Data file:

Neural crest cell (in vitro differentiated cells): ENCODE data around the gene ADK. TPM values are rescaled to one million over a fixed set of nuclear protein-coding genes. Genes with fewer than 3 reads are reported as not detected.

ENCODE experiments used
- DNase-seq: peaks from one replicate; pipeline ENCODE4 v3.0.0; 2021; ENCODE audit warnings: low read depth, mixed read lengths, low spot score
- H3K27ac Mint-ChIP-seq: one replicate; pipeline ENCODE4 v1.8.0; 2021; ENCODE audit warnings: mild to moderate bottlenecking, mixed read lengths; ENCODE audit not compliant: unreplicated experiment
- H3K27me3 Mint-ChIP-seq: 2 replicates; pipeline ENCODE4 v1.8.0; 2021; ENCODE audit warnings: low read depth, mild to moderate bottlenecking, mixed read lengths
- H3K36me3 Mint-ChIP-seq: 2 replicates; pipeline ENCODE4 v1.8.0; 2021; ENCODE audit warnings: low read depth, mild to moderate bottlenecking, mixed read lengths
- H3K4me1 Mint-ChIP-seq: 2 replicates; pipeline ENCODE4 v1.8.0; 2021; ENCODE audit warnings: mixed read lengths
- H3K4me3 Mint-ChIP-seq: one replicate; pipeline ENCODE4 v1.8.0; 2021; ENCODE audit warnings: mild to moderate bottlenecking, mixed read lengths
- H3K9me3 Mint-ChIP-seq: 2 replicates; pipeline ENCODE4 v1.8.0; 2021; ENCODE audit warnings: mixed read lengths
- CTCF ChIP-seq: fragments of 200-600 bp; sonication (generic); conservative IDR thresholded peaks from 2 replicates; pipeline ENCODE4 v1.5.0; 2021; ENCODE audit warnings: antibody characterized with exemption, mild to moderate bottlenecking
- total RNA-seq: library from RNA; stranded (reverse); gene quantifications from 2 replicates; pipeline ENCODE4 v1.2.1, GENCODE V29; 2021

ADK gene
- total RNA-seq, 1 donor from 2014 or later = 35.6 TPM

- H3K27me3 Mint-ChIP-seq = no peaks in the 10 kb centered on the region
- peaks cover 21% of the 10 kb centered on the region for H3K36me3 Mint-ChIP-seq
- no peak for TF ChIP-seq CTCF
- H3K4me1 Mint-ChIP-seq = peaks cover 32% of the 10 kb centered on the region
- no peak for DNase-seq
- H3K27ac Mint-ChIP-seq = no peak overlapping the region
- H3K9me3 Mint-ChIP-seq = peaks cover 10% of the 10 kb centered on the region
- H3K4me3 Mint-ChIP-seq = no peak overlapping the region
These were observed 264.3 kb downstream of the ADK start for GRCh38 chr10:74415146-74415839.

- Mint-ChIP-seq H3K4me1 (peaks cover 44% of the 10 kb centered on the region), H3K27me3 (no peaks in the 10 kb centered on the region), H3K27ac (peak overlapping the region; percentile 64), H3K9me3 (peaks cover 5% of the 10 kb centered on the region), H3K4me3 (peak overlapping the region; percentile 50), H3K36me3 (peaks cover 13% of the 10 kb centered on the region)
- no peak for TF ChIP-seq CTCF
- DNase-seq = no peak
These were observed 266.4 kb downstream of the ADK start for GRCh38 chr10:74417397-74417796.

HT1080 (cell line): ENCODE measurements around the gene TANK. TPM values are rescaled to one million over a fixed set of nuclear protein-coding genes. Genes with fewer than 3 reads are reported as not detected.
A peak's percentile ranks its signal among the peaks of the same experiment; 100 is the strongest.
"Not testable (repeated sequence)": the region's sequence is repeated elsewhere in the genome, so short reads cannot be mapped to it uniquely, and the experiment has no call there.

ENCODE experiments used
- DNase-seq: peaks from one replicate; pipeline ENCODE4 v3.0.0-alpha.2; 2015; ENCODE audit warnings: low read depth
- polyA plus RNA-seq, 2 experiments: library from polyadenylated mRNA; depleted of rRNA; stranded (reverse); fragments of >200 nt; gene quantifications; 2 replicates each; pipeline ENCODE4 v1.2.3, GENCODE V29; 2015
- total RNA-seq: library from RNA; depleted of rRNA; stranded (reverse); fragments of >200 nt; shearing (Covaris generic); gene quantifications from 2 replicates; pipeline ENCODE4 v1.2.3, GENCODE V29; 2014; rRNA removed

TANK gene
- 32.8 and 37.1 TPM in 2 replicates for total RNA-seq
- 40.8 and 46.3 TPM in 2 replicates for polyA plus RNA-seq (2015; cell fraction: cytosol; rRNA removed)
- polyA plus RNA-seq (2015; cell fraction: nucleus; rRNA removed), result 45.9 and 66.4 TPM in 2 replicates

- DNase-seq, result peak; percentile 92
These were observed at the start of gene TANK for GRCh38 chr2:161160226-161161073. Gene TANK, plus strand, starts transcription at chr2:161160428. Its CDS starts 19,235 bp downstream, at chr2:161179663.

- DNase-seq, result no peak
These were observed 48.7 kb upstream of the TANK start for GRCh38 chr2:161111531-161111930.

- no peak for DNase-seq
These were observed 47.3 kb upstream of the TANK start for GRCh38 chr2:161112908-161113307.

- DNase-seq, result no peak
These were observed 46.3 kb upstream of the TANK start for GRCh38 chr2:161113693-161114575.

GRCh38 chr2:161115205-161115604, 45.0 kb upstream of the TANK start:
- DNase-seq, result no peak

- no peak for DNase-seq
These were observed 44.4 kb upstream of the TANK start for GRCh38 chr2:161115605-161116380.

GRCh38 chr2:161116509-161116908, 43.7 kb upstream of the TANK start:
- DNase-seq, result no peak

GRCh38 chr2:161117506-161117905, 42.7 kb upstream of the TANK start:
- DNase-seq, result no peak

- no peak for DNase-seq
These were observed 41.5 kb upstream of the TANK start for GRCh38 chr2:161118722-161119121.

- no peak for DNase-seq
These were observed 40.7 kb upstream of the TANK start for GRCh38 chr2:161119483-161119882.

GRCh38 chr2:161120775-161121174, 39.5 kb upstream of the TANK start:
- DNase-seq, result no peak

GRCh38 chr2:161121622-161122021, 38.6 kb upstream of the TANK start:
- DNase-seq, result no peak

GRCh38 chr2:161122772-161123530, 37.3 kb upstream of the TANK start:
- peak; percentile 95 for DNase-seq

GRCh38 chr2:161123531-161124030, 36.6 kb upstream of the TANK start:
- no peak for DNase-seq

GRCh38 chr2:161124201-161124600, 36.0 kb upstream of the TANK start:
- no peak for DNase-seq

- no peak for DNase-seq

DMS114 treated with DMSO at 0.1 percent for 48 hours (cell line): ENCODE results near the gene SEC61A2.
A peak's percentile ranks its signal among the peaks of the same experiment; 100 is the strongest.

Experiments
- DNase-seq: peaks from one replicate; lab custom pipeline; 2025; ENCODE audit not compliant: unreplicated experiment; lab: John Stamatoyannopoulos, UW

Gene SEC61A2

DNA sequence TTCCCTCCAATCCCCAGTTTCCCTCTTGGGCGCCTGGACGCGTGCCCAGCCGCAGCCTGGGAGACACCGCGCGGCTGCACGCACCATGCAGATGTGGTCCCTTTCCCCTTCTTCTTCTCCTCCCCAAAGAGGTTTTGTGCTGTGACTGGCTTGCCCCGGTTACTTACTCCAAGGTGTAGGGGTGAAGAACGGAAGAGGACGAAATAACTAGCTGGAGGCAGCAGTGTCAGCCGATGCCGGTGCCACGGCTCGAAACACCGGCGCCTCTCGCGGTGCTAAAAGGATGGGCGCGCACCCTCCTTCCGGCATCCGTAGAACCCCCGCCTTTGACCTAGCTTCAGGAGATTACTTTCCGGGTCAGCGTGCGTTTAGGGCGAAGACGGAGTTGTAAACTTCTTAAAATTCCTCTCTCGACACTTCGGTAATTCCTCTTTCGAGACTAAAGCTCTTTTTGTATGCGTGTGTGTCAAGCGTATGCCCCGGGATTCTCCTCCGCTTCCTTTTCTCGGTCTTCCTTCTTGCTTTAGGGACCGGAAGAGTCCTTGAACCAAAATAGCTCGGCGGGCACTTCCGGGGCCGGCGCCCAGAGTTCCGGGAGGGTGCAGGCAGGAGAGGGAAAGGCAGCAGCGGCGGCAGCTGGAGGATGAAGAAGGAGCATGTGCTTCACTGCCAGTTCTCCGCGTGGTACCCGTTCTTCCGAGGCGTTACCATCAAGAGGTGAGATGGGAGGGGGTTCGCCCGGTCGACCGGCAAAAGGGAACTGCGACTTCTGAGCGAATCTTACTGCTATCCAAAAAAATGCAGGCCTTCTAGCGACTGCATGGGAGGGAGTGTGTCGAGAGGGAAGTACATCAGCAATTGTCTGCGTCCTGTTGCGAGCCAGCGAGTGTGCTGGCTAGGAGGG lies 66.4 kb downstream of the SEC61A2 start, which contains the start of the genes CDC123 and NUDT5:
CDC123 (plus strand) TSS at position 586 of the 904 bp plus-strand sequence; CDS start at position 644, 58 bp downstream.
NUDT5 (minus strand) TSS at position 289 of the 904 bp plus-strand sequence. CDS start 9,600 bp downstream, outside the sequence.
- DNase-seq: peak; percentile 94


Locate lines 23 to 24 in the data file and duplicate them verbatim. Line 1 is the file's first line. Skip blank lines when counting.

- Mint-ChIP-seq H3K4me1 (peaks cover 44% of the 10 kb centered on the region), H3K27me3 (no peaks in the 10 kb centered on the region), H3K27ac (peak overlapping the region; percentile 64), H3K9me3 (peaks cover 5% of the 10 kb centered on the region), H3K4me3 (peak overlapping the region; percentile 50), H3K36me3 (peaks cover 13% of the 10 kb centered on the region)
- no peak for TF ChIP-seq CTCF